Medication or drugs lying around in the nursery is another hazard. To minimise professionals should keep an eye on service users to ensure that they don’t do anything that could place them in harm. This can be done by professionals making sure that the setting is safe for the children. Any medication that are in the premises should be authorised by the nursery nurse or it should be a prescribed by doctors. These medication should be kept by professionals and given to service users as prescribed. The Kids Health website advises to ‘Store all medicines, prescription and non-prescription, out of sight and out of reach of children, preferably in a locked cabinet. Even items that seem harmless, such as mouthwash, can be extremely dangerous if ingested in large quantities by children. Just because cabinets are up high doesn’t mean kids can’t get their hands on what’s in them, they’ll climb up (using the toilet and countertops) to get to items in the medicine cabinet.’ (The kids Health, 2017)
Climbing frames/ broken toys can also be hazard in a nursery as service users can be harmed during playtime or when doing activities. To minimise this risk the nursery should make sure that all their equipment’s have a risk assessment done, make sure that the toys in the nursery aren’t harmful to the children, broken toys can be a hazard as service users may fall of them and gets hurt or it may drop on them depending on what toy it is. When children are playing on the climbing frames a professional should keep an eye on them or help them on this activity as they may fall from it and get injured. Toys with sharp edges should be avoided and the nursery should have age appropriate toys. The safe Kids website says that ‘Useful points to consider include what to look for when buying toys, understanding safety marks and labelling, ensure that the right safety checks have been carried out, and considerations when giving and receiving used toys.’ (Safe Kids, 2011)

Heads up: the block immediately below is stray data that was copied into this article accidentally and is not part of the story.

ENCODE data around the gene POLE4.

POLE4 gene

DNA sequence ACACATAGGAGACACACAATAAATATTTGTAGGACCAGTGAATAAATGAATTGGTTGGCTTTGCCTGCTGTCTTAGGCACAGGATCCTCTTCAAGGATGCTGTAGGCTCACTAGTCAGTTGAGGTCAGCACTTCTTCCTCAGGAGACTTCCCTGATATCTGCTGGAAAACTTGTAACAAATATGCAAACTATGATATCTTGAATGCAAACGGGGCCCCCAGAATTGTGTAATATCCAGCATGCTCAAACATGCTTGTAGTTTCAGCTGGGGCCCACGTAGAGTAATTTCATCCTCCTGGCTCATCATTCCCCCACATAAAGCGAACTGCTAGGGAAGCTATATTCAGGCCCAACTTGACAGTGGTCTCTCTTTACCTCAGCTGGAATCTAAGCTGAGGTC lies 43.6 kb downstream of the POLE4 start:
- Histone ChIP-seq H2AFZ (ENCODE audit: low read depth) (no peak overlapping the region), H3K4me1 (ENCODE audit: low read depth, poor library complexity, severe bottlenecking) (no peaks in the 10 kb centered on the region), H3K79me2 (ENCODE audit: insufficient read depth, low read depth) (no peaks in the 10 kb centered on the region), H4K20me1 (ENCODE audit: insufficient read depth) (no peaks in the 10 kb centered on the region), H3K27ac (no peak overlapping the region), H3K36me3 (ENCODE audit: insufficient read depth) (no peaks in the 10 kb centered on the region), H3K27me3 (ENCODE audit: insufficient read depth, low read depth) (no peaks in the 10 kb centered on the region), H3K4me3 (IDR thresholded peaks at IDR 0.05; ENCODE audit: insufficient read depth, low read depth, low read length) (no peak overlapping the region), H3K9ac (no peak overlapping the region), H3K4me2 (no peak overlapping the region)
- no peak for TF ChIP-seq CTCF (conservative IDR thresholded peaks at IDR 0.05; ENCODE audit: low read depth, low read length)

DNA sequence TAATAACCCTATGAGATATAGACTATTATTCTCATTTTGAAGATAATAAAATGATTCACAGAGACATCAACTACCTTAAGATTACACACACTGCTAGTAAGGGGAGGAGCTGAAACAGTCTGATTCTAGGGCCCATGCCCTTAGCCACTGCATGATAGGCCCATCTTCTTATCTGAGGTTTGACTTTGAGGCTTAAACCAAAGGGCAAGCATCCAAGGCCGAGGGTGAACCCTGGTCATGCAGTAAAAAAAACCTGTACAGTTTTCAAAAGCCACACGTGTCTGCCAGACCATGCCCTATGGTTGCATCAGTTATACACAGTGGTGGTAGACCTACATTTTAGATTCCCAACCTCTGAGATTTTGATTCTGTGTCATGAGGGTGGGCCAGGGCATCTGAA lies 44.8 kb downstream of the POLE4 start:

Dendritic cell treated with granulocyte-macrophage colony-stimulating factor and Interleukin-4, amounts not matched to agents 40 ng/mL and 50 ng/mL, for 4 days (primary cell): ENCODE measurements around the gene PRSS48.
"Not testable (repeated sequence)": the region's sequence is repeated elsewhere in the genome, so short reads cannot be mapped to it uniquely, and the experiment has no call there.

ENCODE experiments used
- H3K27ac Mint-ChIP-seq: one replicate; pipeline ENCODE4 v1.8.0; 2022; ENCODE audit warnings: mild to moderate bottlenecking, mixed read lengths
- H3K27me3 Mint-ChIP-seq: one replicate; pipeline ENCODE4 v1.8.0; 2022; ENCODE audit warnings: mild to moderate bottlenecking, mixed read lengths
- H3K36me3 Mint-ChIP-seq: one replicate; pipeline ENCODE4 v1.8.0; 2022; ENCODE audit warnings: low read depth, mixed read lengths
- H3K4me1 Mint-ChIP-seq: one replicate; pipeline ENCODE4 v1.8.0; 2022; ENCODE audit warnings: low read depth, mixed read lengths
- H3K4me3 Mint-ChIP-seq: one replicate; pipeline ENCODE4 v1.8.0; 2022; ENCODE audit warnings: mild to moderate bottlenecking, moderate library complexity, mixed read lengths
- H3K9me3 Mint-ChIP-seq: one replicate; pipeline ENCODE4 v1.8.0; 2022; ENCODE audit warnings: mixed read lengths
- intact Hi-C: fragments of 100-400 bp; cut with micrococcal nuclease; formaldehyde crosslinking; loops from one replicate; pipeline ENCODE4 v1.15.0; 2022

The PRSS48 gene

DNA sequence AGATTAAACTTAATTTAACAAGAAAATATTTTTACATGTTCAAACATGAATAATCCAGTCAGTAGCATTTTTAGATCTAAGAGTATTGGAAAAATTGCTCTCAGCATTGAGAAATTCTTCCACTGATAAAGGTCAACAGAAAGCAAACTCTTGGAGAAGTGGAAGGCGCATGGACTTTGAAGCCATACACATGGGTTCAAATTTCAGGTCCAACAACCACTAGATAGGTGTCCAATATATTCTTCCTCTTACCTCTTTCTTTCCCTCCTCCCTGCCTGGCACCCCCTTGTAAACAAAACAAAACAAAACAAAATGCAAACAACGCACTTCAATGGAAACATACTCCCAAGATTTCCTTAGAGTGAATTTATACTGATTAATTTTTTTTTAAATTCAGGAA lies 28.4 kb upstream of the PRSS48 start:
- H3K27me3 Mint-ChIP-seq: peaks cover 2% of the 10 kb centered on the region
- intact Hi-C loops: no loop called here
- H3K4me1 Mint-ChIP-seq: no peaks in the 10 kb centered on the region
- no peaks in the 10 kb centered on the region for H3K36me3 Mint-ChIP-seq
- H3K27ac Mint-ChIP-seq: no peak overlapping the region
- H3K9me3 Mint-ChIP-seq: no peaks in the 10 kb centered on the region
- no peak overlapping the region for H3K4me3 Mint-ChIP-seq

Another potential hazard in a nursery is the event of a fire. If the nursery have control measures in place then the likelihood of a fire can be reduced. Control measure could be equipment’s that may cause a fire being checked and tested regularly, cookers and gas check should also be up to date and recorded on a logbook. The Kids Health website supports this by saying that making sure all electrical appliances are tested, making sure that wires are in good condition and sockets are safe to use. Fire alarms, fire doors etc. should be installed in the case of a fire and the Safety website says that the three P’s are recommended, they are:
• ‘PREPARE – Reduce the risk of fires by eliminating hazards.
• PRACTICE – Practice a fire evacuation plan and general fire safety practices.
• PREVENT – The Unthinkable’